Leveraging a Lexicon for Early Church Studies, Part I

Today’s guest post is by Isaiah Hoogendyk, language editor for the content innovation department.

A couple weeks ago, I wrote about a great way to expand your understanding of the Church’s early apostolic witness. By studying the Apostolic Fathers (AF), you can better grasp the context of the teachings Our Lord gave the apostles before His death and resurrection, and you can deepen your comprehension of the world in which the apostles and earliest Church leaders lived.

And for those who want to go deeper still, I discussed how studying the Apostolic Fathers’ original Greek text informs your understanding of the New Testament’s language. So now that your appetite for early Church exegetical studies is whetted, allow me to tell you about what is considered by many the definitive lexicon for New Testament Greek studies.

It is officially known as A Greek–English Lexicon of the New Testament and Other Early Christian Literature, so you can probably understand why people have picked a shorter title when talking about this illustrious compendium. But why “BDAG” (i.e., “bee-dag”)? Because these are the initials of the four lexicographers who made it happen: Bauer, Danker, Arndt, and Gingrich. Thanks especially to Danker (who, sadly, passed on earlier this year at the ripe age of 91), the BDAG has several excellent features.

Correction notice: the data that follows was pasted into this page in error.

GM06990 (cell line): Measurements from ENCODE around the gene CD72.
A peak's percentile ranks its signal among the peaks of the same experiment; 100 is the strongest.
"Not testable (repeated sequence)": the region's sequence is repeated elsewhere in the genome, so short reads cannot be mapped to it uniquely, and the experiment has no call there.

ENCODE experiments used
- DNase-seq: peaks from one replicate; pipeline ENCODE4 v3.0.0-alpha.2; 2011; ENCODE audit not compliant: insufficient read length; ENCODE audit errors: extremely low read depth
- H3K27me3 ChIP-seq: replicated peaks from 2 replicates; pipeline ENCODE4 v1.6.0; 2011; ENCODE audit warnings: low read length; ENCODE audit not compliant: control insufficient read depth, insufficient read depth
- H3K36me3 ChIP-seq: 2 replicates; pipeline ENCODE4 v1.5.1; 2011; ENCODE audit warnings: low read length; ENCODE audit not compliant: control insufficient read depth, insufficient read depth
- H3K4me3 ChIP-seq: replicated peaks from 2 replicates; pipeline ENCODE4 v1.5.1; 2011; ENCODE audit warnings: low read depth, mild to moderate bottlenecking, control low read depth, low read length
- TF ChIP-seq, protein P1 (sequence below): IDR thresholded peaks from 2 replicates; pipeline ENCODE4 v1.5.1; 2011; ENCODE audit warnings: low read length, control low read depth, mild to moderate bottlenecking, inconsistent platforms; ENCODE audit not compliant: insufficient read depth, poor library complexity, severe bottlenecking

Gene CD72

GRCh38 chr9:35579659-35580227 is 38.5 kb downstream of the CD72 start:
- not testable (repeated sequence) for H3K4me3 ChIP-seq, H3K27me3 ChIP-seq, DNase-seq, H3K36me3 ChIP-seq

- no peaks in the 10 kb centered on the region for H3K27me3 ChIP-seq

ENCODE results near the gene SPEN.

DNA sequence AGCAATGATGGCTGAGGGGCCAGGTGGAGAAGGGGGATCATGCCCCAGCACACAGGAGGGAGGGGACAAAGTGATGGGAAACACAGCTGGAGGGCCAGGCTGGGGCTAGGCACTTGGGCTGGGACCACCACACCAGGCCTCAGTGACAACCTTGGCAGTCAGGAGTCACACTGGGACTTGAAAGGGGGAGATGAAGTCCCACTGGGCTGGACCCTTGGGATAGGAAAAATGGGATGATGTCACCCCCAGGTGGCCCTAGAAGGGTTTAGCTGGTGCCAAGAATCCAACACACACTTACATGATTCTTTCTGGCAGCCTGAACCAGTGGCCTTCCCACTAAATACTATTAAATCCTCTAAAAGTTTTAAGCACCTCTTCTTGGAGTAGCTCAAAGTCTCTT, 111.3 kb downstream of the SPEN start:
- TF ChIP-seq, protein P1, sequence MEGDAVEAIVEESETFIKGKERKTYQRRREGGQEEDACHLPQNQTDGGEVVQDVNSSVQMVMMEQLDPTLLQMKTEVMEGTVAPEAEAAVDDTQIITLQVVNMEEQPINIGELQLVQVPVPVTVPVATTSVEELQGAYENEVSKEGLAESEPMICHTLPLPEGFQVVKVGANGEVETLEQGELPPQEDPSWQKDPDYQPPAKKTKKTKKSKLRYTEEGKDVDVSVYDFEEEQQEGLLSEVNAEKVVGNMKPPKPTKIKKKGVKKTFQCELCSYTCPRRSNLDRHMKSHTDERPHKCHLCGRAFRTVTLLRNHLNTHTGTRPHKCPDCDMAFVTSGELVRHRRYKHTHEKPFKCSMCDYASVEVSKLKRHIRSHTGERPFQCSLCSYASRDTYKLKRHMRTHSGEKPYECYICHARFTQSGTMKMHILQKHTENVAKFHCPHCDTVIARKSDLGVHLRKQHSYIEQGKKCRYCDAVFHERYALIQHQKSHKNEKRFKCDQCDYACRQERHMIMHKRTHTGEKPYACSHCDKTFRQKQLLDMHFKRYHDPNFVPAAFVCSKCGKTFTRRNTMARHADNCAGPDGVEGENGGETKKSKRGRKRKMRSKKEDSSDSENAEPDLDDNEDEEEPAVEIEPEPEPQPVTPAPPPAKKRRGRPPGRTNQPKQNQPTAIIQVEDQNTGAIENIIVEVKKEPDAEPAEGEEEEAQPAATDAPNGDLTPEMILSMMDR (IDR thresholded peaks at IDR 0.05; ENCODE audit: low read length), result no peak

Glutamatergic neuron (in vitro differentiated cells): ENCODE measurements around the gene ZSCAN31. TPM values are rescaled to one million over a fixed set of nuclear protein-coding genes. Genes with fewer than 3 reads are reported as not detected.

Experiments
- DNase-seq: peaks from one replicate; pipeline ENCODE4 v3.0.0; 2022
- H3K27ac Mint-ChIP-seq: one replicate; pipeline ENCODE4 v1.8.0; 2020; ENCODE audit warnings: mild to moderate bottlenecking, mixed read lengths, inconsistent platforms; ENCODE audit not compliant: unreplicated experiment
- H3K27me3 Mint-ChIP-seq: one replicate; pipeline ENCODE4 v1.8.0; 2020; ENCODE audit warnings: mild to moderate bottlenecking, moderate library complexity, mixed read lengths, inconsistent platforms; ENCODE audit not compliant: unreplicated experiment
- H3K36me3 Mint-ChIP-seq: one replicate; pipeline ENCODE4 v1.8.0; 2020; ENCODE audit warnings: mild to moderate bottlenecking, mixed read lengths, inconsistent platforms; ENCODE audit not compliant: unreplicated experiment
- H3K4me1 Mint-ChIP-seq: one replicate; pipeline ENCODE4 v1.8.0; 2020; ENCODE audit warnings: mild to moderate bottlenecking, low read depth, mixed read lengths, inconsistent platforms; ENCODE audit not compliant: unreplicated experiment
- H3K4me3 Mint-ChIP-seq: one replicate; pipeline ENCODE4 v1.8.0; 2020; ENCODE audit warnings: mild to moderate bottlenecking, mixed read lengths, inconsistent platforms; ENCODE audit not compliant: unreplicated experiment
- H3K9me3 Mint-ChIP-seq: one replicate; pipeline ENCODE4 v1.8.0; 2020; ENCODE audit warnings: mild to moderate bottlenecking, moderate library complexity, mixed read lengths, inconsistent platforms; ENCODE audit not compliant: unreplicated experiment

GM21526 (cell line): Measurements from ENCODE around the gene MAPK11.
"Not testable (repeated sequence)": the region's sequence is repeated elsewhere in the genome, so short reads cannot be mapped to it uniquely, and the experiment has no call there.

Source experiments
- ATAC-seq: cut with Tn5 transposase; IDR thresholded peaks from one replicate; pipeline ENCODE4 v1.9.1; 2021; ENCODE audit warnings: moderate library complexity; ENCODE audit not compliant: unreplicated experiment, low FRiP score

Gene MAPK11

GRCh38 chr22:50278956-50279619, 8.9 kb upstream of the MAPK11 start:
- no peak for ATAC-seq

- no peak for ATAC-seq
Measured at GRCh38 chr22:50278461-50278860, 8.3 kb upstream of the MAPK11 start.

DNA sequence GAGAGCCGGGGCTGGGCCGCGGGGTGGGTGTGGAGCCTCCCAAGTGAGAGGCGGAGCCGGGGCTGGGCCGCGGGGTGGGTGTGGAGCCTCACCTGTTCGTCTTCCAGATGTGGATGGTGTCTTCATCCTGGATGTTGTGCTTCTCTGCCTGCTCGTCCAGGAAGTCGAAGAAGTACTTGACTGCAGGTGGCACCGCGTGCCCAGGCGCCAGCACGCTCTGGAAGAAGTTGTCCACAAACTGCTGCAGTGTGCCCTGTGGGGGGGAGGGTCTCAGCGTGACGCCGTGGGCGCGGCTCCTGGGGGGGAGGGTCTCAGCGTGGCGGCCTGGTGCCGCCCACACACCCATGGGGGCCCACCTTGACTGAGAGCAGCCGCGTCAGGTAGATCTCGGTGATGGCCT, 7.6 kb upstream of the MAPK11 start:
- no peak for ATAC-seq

First, it often distinguishes between two or more sense definitions for each Greek word. For each of these senses, there is given an “extended definition” (in bold directly following the sense number), which helps to explain unambiguously how the word should be understood in English, and a “formal equivalent” (in bold and italics after the extended definition), which gives a parallel English gloss in as few words as possible. For instance, the Greek lemma ζῷον has three distinct senses. The first sense includes the extended definition “a living creature, wild or domesticated, but not including plants.” Following this is the formal equivalent, “animal.”

Second, it includes numerous links to pertinent New Testament references (in bold), as well as Old Testament, Josephus, and Philo references and citations of key classical Greek texts. But the BDAG lexicographers didn’t stop there: they also included Apostolic Fathers references, linked, as always, to the appropriate locations. See, for instance, under the first sense above, “Hb 13:11” followed by “1 Cl 20:4, 10; 33:3; B 10:7f.” The first is a reference to the book of Hebrews, while the others link directly to, respectively, the First Epistle of Clement and the Epistle of Barnabas.

But wait; does this mean the BDAG includes all Greek words found in the AF, whether or not they appear in the NT? Yes. In fact, when you study the original Greek text of the AF, or use a reverse interlinear, you will be able to find a useful and lucid definition for every Greek word. This is crucial, considering that there are over 1200 words in the Apostolic Fathers not found in the NT.